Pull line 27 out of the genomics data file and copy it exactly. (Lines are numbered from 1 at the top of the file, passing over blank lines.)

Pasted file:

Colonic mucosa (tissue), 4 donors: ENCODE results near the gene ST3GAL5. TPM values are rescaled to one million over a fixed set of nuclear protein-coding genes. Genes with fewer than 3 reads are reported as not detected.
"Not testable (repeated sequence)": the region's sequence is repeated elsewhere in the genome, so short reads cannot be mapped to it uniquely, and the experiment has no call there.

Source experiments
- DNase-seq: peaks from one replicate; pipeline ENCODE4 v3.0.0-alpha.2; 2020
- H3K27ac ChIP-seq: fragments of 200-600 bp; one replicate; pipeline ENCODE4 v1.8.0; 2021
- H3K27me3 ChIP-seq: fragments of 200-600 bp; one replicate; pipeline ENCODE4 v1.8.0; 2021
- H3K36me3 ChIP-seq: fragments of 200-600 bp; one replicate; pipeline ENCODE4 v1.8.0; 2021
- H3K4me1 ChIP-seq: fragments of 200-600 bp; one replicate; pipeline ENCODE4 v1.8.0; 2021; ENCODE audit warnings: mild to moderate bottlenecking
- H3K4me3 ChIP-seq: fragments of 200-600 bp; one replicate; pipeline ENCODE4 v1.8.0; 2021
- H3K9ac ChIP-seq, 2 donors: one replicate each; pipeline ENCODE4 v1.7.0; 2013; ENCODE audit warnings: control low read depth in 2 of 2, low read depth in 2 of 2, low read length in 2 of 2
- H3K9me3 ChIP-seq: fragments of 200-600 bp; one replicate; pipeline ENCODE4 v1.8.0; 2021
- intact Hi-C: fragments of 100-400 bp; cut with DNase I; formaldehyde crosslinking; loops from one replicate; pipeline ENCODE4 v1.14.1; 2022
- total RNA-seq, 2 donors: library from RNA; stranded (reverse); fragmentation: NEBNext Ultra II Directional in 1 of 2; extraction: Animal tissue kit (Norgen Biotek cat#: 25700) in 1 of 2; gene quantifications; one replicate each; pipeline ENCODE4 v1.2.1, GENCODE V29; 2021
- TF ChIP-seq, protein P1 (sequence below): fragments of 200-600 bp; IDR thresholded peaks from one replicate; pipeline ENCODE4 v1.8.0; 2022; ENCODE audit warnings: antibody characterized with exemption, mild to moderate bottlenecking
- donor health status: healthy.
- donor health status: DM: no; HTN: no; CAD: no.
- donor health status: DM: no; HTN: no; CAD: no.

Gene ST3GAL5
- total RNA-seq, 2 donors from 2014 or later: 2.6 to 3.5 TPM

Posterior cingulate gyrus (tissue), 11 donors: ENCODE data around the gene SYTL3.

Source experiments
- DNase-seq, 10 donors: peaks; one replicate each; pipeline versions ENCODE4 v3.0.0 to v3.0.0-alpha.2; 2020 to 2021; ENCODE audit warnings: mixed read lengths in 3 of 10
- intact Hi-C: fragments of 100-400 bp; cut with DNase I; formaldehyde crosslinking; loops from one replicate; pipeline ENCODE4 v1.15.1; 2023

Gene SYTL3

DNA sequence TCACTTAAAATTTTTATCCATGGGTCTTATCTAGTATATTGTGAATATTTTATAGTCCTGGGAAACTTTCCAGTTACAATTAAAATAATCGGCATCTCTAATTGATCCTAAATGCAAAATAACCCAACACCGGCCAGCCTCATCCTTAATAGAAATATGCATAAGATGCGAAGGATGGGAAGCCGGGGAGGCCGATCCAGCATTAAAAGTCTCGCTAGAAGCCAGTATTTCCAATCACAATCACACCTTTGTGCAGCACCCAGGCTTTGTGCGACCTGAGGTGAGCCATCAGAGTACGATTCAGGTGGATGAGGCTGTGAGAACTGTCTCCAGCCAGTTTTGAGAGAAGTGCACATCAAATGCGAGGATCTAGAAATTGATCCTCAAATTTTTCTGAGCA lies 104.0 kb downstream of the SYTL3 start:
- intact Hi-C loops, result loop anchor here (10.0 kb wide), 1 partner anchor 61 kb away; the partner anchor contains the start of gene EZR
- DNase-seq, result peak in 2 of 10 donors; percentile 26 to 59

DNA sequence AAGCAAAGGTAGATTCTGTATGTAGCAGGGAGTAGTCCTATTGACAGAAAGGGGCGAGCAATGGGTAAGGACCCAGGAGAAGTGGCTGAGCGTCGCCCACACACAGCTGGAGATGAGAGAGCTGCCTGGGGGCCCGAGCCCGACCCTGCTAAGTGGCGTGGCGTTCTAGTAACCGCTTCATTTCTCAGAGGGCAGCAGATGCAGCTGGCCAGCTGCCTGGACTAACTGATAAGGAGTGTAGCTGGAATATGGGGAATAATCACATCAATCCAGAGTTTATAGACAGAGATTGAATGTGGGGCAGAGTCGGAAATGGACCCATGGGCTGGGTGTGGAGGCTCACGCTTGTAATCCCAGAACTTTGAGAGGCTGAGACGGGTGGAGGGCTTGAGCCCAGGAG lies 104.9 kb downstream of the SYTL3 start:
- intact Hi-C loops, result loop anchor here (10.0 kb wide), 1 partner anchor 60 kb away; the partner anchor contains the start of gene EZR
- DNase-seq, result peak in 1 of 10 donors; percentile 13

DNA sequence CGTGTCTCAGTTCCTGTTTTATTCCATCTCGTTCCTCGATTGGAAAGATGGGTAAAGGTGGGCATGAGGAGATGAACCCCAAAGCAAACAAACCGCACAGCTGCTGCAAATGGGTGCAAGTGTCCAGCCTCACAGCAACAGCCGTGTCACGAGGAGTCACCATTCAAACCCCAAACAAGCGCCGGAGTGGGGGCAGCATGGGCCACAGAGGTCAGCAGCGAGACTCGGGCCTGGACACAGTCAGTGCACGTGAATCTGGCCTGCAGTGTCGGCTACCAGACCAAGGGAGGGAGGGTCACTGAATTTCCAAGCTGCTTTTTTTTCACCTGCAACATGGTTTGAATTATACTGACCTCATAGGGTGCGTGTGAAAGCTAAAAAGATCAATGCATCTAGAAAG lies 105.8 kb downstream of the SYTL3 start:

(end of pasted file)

- DNase-seq, result peak in 2 of 10 donors; percentile 26 to 59